Just who is Laura Powers?

  • The musician heard on albums like “Legends of the Goddess?”
  • The teenage girl who lives next door to Bart on the Simpsons?
  • A custom jeweler from Atlanta?
  • Vice president of marketing at Furia Rubel Communications?
Obviously, she’s our VP of marketing. If you know anything about her, it’s not hard to distinguish her from the others. But, what happens if her name drops out of the top five? Her credibility could suffer or she could be missed altogether.

To increase your chances of appearing in the top five, try these tactics:

Blog: Creating a blog can help you to be seen faster. Google’s algorithms like blogs and,
so long as you update the content regularly, you’ve got a good chance of being seen. Make sure your bio and profile information are up-to-date so that you put your best foot forward when someone clicks through.

Engage in social media:
It’s rare to find a person who does not have at least one social media profile on Twitter, LinkedIn or Facebook. Make sure you post regularly and that your profile information is complete and presents you in a professional manner. Also, don’t ignore Google+. Connecting your social media profiles to Google+ will help them to appear closer to the top in a Google search. Google likes Google – go figure.

Integrate keywords into your blog and social media:
By using keywords specific to your profession, you will score higher when someone searches for your areas of expertise (e.g., marketing), it will help to differentiate you from someone else with the same name (e.g., Laura Powers the jeweler from Atlanta).

Use a content manager: If lack of time is keeping you from engaging in social media, then consider using a content manager to organize your posts. A content manager is simply a computer program that allows publishing, editing and modifying of content on a website. A blog coupled with an RSS feed can serve as a content manager. Other programs like Hootsuite let you set up and distribute media messages at predetermined times. It’s all about using the technology to be more efficient.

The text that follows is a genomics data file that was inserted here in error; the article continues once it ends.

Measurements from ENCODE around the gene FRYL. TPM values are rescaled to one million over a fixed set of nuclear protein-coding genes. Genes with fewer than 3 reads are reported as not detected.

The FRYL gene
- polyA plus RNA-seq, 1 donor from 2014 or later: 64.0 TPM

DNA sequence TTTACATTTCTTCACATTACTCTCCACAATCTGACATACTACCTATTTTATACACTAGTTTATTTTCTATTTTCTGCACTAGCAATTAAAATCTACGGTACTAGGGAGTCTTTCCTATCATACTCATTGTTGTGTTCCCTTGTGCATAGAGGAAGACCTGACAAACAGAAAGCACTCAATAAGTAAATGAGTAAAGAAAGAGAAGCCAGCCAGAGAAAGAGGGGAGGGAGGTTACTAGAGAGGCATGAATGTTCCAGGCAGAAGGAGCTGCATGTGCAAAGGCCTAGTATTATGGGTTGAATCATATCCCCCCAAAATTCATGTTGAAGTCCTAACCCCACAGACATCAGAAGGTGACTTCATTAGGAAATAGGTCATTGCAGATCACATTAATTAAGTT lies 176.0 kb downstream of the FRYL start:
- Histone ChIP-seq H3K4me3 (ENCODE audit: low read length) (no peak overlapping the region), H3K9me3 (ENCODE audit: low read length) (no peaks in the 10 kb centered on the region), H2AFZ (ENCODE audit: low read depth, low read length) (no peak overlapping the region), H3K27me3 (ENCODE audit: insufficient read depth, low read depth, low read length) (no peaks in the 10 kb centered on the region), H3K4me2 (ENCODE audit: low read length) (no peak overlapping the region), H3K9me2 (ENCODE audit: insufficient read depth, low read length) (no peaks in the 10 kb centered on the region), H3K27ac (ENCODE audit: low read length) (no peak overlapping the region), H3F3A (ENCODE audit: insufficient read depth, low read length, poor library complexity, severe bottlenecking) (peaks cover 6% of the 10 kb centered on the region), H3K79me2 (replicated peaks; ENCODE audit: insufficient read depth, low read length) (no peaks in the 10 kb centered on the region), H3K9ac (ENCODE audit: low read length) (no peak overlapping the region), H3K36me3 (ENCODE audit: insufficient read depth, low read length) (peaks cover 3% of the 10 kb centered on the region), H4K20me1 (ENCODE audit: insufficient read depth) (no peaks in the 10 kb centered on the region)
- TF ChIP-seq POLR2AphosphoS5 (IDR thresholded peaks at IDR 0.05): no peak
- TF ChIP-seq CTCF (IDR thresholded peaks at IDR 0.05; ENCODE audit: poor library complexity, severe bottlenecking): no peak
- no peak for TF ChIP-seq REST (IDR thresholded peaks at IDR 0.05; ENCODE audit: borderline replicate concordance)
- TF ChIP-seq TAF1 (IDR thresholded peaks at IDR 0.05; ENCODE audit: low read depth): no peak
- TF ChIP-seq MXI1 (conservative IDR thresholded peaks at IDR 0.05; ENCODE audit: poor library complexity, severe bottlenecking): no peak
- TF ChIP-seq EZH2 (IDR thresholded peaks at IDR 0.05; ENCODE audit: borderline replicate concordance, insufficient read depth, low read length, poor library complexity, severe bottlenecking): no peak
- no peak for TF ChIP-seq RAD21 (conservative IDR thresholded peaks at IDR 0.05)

Photos: Don’t underestimate the value of a professional photo, especially in the online environment. Your social media profile photos will often appear in your Google search, so make sure they’re good ones. Ask yourself, could I show my profile photo to my mother? If not, upgrade it now and be sure to use your name in its title. IMG.001 doesn’t cut it.


Video: YouTube has become the second most powerful search engine and Google indexes YouTube videos instantly. In fact, Google owns YouTube, so creating, personalizing and optimizing a YouTube channel will help you to rank higher in a search. Here are a few things to remember: Include your name in the title, check the visibility box, check the email location box and most importantly, choose three to five relevant keywords, separated by quote marks. 


Post on your company’s website: Having your profile connected to other high ranking websites will help to increase your search engine visibility. So, if it’s appropriate, post your bio and photo on your company’s website and blog on your company’s blog.

Get quoted in articles, press releases or on popular blogs: Being mentioned in a relevant article will help your name to rank higher in a search. This can also apply to press releases, if they are optimized with appropriate keywords or appear on a popular website. Is your company’s website popular and well optimized? If there is an opportunity, ask your PR department to issue a press release that mentions your name.

Submit for professional awards: Prestigious awards carry value for your name, especially if the organization posts the winners on their website or in a press release.

Wikipedia: Few of us have the chops to have a Wikipedia page or appear in a Wikipedia article. That said Wikipedia articles appear in over 96% of Google subject matter searches, so being cited in a Wikipedia page will increase your visibility.

There are other ways to increase your visibility on Google, but this should give you plenty to work on. If you’re fighting for that coveted Google space, then you’ll want to start using these tactics on a consistent basis. You never know who is watching.

Search The PR Lawyer

Furia Rubel on Facebook

Blog Archive

About Us Team Services Experience News Events Media Clips PR Successes Articles Marketing Portfolio Resources Books Contact Us Blog